Australian Store Launches “Give Registry” To Help Domestic Violence Survivors

Department store chain Myer created the initiative to help women “rebuild their lives, once piece at a time.”

Unless a person has been through it, it is hard to imagine the struggle and stress involved in extracting oneself from a violent relationship. Added to the emotional and physical upheaval is the fact that, very often, victims fleeing abuse do so very quickly, taking nothing with them.


Australian department store, Myer, has launched “Give Registry,” which aims to offer a practical solution. It works in a similar way to the traditional wedding gift lists that department stores often operate but instead of being for newlyweds, this list allows customers to purchase essential items for women escaping abuse and trying to set up new lives.

The initiative was created by ad agency Clemenger BBDO Melbourne, creative director Evan Roberts explains that Myer, one of Australia’s oldest department stores, has a history of philanthropy but this year wanted to focus on helping Australian women who have experienced family violence. Since the store is stocked full of items people in the awful position of starting again with nothing need so desperately, they came up with this straightforward idea.

Items on the list include things like kettles, towels, dishes, and other kitchen items and, in a sobering reminder that many women who escape do so with children, there is also a selection of children’s clothing. Roberts says, “The items on the Give Registry were selected by women who have experienced abuse themselves. Their own experiences and insights helped us curate a list that would be most beneficial to women rebuilding their lives. Because the initiative is ongoing, the items on the list will evolve over time to meet changing needs and demand.”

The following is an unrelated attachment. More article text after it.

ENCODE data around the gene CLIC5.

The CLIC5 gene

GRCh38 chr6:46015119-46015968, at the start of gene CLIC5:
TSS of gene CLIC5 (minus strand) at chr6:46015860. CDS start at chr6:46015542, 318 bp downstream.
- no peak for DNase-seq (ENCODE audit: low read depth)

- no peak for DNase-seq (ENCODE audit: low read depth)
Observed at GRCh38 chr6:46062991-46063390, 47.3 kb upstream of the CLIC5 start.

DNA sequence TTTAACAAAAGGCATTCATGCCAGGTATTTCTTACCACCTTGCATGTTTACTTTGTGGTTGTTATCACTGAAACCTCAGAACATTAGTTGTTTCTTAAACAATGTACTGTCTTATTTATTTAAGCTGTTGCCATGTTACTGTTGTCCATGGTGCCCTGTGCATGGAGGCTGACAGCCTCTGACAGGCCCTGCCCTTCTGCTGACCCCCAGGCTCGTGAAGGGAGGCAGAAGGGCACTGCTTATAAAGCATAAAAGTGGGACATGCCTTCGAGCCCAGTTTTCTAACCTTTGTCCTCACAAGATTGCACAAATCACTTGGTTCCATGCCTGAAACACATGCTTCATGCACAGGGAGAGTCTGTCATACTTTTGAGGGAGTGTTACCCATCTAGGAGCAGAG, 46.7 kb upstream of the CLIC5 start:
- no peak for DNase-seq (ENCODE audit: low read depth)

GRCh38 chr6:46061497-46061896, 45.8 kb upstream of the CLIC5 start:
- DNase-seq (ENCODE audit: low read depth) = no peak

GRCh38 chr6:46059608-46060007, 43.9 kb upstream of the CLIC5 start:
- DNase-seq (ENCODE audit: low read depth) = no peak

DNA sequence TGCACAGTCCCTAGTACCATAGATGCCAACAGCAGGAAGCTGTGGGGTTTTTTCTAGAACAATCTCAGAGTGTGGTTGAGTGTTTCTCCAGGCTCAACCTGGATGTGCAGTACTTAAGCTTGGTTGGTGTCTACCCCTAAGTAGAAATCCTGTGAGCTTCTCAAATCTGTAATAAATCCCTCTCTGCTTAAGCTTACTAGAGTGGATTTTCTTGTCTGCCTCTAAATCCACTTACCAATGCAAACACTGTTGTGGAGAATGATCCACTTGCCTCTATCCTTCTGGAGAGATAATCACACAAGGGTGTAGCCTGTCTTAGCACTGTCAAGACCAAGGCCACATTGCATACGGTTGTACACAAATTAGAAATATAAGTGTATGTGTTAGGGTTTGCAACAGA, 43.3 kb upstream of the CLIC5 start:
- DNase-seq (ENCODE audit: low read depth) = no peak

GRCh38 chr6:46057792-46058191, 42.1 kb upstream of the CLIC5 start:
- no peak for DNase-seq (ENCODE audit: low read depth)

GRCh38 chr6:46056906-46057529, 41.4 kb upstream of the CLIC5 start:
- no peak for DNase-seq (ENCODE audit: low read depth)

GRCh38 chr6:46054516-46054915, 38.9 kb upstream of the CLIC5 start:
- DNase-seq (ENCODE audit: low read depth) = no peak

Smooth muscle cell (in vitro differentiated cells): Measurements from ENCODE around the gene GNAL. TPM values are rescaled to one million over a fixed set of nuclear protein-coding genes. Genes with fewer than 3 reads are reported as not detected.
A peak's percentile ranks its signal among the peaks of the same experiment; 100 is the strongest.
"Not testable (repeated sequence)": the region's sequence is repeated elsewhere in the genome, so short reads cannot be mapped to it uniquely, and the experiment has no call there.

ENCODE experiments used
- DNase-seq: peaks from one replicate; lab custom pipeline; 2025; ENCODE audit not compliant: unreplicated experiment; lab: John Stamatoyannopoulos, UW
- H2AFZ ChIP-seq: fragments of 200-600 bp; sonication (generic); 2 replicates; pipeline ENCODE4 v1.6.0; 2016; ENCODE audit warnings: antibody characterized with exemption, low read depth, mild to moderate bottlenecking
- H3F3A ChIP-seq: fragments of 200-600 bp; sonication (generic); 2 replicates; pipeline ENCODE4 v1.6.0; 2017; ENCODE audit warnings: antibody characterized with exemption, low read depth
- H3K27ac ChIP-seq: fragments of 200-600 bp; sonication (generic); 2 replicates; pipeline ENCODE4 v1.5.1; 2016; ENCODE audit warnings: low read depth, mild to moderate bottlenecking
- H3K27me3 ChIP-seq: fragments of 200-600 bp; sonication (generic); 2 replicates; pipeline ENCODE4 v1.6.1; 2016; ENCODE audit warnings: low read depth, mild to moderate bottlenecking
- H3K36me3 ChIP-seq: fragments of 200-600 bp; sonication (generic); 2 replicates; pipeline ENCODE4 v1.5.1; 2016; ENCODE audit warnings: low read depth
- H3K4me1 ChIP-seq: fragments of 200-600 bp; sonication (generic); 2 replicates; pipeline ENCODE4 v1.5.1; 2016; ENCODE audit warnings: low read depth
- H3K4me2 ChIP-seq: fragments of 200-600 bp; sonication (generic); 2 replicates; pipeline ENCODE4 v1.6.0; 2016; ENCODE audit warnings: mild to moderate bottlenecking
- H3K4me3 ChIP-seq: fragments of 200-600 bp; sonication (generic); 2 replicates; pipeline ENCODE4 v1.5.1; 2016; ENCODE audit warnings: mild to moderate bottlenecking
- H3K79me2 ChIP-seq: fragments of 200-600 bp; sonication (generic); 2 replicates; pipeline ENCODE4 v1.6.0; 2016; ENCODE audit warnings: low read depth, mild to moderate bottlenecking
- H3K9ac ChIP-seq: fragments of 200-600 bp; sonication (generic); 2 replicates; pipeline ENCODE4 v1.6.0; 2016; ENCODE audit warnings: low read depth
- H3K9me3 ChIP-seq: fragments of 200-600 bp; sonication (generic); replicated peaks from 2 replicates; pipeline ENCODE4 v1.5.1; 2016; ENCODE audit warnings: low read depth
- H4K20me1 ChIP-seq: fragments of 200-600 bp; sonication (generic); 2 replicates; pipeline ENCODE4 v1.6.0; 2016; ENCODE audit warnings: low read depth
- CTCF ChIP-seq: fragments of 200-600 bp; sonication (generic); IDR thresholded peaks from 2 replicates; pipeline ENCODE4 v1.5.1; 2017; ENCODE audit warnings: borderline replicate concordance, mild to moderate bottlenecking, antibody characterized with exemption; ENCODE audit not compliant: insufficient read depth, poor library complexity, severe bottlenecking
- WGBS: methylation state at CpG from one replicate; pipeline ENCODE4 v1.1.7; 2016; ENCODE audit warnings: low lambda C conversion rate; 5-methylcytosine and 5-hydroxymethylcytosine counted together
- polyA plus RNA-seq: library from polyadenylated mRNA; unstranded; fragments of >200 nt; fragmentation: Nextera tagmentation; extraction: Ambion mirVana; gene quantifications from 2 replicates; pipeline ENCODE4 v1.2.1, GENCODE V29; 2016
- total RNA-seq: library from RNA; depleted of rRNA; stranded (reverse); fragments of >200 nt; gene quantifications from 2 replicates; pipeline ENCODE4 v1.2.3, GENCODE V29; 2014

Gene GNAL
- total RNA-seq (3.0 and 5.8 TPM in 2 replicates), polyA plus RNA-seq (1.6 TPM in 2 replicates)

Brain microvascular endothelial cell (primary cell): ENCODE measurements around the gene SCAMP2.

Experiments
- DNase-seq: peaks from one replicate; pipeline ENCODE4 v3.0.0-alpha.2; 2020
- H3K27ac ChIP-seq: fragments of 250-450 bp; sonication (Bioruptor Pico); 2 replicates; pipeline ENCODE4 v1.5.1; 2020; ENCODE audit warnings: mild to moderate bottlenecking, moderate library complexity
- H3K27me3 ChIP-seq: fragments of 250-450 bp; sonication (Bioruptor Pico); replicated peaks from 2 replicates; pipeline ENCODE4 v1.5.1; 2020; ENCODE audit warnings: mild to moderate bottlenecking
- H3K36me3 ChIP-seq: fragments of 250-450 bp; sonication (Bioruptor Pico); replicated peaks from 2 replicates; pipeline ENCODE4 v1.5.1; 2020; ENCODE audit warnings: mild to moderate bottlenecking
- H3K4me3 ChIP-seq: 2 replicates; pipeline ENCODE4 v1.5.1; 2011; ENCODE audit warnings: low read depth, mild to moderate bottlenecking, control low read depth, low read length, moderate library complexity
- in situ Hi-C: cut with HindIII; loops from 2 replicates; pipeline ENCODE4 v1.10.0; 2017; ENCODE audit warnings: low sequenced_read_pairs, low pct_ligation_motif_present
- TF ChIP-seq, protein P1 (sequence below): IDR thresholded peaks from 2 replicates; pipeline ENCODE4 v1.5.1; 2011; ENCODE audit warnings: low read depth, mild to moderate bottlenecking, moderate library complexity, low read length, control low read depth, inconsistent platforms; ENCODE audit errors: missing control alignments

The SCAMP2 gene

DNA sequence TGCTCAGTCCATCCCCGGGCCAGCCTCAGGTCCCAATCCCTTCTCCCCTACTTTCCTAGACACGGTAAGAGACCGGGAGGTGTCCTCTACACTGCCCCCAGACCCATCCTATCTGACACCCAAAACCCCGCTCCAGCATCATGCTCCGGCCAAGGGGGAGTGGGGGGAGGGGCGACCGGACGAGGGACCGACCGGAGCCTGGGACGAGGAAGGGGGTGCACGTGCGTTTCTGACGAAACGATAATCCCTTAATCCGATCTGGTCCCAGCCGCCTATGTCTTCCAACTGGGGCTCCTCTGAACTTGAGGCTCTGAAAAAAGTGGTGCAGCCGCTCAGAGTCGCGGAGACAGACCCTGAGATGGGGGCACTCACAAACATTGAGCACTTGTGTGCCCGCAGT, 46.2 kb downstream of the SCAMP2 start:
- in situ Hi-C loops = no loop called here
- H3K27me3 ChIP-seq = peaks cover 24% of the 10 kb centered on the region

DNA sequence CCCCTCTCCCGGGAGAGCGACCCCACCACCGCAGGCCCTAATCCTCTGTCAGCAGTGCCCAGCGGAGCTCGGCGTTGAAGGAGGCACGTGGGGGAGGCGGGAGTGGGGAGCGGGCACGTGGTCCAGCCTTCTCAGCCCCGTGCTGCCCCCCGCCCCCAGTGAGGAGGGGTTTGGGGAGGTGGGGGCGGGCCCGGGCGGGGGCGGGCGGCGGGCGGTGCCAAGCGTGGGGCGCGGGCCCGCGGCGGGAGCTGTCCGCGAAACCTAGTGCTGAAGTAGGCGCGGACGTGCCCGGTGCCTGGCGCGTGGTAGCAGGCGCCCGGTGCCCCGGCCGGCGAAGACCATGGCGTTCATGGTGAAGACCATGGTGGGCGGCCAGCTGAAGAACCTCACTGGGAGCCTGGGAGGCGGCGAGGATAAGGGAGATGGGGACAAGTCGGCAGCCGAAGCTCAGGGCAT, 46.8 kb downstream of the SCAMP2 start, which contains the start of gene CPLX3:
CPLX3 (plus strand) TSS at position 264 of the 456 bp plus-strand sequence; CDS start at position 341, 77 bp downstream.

The campaign is supported by a series of TV ads, which pan around household rooms and zero-in on some of the items. They are accompanied by the voices of survivors describing how they feel about these simple items. Roberts says, “We wanted to hero the everyday items that form the Give Registry and show how much these things, that most of us take for granted, really mean to someone who’s left with nothing. The stark visuals are in direct contrast to the very real and emotive voices of the survivors sharing their stories. We didn’t want anything to compete or detract from the power and honesty of their words.”

In its first week more than 2,000 items have been donated and Myer says that some of its customers who are planning weddings have chosen to not have a wedding list of their own and are asking friends and family to donate to the Give Registry instead. Myer, which has branches in all six Australian states, will match every contribution with a second item, up to AUS $475,000 per year. All the items and profits go to the Salvation Army’s women’s refuges across Australia.


About the author

Louise Jack is a London-based journalist, writer and editor with a background in advertising and marketing. She has written for several titles including Marketing Week, Campaign and The Independent.